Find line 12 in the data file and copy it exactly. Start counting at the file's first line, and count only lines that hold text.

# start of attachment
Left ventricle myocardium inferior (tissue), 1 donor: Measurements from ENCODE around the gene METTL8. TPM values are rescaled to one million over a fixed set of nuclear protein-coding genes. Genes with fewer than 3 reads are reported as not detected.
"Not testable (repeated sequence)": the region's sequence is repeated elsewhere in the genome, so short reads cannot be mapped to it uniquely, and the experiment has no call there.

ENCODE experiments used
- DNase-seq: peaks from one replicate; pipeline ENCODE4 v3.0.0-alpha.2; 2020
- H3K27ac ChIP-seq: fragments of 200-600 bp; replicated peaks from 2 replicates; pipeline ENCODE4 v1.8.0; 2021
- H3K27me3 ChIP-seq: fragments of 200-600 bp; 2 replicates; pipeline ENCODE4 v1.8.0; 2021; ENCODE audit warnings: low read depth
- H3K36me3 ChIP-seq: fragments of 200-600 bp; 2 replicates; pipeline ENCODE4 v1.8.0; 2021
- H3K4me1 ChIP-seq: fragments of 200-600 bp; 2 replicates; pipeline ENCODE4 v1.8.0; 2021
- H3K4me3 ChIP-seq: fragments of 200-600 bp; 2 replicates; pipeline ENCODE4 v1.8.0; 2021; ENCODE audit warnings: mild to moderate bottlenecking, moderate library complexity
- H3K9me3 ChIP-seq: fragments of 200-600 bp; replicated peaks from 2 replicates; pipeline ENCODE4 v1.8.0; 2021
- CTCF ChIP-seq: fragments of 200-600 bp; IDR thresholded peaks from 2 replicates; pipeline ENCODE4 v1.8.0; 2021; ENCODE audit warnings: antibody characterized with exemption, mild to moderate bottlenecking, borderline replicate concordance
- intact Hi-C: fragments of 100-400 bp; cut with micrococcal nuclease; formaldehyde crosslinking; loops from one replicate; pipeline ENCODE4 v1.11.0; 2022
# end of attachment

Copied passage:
- intact Hi-C: fragments of 100-400 bp; cut with micrococcal nuclease; formaldehyde crosslinking; loops from one replicate; pipeline ENCODE4 v1.11.0; 2022